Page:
1914 Detroit Electric Model 46 Cape Top Roadster

1914 Detroit Electric Model 46 Cape Top Roadster

The Detroit Electric Company of Detroit, Michigan was an automobile producer of electric vehicles. The Anderson Carriage Company had been established in Port Huron, Michigan in 1884 and moved to Detroit in 1895. In 1907, the company began producing automobiles under the name Detroit Electric and carried a design by George M. Bacon. About 125 were built that first year followed by 400 the following year. For 1910, production rose to 1,500 vehicles.

Electric vehicles were a popular option due to their ease of use and quiet operation. At the dawn of the automobile age, steam, internal combustion, and electricity vied for popularity. Internal combustion won out over steam when gasoline engines became reliable and convenient to operate. Electric cars suffered from limited range and lack of infrastructure, for homes without electricity lacked the means to recharge batteries.

Thus the golden age of the electric car did not begin until 1910, when electric mains had reached a significant portion of the US population.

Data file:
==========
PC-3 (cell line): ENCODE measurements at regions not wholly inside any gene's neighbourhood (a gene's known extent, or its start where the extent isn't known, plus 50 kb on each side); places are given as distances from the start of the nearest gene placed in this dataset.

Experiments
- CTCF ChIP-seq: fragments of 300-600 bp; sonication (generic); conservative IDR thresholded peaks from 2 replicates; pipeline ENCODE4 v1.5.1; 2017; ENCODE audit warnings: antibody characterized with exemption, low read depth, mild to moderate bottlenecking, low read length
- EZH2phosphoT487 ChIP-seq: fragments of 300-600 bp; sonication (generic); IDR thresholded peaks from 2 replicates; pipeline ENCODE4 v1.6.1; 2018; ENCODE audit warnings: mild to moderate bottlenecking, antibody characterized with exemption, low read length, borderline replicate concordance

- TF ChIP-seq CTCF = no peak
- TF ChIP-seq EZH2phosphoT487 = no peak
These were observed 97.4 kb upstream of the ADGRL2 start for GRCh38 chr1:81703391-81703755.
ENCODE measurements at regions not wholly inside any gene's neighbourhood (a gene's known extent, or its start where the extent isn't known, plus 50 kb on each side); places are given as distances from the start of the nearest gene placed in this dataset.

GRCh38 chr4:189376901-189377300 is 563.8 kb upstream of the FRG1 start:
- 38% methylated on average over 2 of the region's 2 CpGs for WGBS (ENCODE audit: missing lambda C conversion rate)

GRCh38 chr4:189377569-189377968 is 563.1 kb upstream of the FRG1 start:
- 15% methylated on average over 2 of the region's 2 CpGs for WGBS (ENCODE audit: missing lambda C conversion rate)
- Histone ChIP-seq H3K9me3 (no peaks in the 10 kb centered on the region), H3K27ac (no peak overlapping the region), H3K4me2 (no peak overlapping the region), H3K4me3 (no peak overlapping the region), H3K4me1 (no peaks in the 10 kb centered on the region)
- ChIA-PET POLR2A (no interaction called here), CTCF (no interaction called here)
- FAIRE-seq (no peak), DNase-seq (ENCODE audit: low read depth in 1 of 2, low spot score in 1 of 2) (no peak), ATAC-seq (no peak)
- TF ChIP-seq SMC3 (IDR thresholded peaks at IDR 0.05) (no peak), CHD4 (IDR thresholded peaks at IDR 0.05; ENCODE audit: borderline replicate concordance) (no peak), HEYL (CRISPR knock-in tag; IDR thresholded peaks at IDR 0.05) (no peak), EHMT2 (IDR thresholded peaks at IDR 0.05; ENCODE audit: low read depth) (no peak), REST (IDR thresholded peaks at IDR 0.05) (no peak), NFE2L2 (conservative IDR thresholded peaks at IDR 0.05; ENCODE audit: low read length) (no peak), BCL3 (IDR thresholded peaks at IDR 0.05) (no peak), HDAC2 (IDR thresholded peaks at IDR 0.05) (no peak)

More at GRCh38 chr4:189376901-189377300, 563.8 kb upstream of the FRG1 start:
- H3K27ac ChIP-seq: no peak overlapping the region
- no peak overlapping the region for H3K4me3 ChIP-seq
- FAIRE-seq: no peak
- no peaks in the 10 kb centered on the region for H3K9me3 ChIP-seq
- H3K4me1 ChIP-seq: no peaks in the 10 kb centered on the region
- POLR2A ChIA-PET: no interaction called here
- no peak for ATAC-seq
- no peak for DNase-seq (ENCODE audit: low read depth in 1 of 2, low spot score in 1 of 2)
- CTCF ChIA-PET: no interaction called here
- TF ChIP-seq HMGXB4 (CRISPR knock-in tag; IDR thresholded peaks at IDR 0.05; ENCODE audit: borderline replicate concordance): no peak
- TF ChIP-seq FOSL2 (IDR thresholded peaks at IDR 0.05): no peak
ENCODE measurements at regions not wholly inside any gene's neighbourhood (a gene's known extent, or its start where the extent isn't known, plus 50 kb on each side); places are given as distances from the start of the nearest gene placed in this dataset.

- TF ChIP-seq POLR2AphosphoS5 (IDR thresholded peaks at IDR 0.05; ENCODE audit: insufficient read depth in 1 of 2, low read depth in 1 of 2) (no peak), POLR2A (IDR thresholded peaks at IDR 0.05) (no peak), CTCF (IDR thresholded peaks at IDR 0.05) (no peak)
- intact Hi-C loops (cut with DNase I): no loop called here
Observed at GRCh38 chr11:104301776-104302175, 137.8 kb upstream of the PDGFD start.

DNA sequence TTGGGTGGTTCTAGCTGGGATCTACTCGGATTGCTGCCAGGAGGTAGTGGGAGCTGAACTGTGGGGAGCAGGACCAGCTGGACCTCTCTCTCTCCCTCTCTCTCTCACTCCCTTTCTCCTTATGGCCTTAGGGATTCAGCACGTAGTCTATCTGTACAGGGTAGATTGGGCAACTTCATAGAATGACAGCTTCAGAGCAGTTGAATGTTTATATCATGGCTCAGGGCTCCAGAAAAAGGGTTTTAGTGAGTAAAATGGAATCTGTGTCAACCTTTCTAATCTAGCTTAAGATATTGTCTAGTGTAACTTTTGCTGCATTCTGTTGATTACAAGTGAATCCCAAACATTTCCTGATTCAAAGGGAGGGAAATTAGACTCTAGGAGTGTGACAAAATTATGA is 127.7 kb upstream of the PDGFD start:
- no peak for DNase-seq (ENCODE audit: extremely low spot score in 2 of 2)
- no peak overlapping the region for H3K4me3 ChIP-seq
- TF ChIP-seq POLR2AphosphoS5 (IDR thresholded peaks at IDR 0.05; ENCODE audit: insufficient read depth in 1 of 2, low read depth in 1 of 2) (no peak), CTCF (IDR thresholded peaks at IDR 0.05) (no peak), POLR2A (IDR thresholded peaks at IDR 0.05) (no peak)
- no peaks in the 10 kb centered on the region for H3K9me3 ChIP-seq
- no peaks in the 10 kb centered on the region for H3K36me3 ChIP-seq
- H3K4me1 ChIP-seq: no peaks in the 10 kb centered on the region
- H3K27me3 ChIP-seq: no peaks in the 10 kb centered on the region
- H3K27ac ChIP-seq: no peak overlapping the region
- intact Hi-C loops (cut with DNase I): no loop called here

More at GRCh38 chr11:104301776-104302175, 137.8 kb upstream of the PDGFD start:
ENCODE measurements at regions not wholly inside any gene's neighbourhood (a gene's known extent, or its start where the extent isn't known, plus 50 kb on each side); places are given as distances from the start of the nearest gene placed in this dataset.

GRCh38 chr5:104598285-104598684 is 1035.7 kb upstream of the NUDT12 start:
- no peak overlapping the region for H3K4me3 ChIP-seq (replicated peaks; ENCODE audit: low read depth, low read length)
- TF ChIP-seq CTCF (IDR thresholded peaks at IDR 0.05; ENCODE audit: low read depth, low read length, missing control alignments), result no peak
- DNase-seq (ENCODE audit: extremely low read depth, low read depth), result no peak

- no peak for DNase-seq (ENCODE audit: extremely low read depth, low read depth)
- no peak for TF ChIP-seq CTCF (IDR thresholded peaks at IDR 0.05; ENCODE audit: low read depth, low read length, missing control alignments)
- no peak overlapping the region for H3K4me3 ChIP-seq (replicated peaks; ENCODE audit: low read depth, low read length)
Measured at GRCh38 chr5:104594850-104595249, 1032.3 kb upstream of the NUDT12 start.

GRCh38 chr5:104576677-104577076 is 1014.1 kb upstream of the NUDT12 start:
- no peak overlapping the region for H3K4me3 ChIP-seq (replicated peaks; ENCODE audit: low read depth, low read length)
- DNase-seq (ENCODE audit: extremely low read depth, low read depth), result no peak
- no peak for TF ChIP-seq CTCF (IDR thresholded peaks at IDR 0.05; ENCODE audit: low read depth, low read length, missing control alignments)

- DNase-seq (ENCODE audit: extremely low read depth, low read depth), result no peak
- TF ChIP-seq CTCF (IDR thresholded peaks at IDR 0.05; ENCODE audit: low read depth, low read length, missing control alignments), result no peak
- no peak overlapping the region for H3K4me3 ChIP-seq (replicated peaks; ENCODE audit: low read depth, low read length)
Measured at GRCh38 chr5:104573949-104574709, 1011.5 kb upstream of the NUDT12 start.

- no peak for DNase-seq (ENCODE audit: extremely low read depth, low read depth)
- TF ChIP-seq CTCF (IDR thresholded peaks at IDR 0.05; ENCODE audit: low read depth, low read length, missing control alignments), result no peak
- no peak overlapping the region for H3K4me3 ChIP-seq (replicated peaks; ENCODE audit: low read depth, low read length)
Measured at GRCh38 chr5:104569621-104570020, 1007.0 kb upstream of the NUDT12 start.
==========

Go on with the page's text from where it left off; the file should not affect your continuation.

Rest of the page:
This 1914 Detroit Electric Model 46 was shipped to the California Electric Garage on November 20th of 1914. It had been ordered by Robert Liddle, of Pasadena at a cost of $2,400. It was finished in blue with '#53 cloth' upholstery. Later, the car was owned by the Norris Claberg family, of Oxnard, California. Mrs. Claberg sold it to William Harrah in the mid-1960s, after the death of her husband. When Mr. Harrah's collection was dispersed in the 1980s, it joined the Imperial Palace Collection, at which time the current restoration was performed. It was shown at the Blackhawk Exposition at Pebble Beach in 2000 and was later acquired by collector John McMullen in Michigan, who passed it on to James Cousens for his Cedar Crossing Collection. Mr. John O'Quinn purchased the car from Mr. Cousens.

This Detroit Electric is finished in ivory with red moldings and chassis. The artillery wheels are highlighted by varnished wood spokes, and the interior features grey cloth with beige carpet. There is Nickel trim, principally on the lights and aluminum running boards with a cast diamond pattern.

It is believed there are only two other Model 46 Detroit Electric roadsters sill in existence. One is on permanent display at Kykuit, the Rockefeller Estate in Tarrytown, New York. The other example is at the National Automobile Museum in Reno, Nevada.

This example has a 4.3 horsepower, 48-volt DC motor with a five-speed controller.

Descriptions & pictures by conceptcarz & en.wheelsage & flickr & auto.vercity

Production Start 1914
Country of origin USA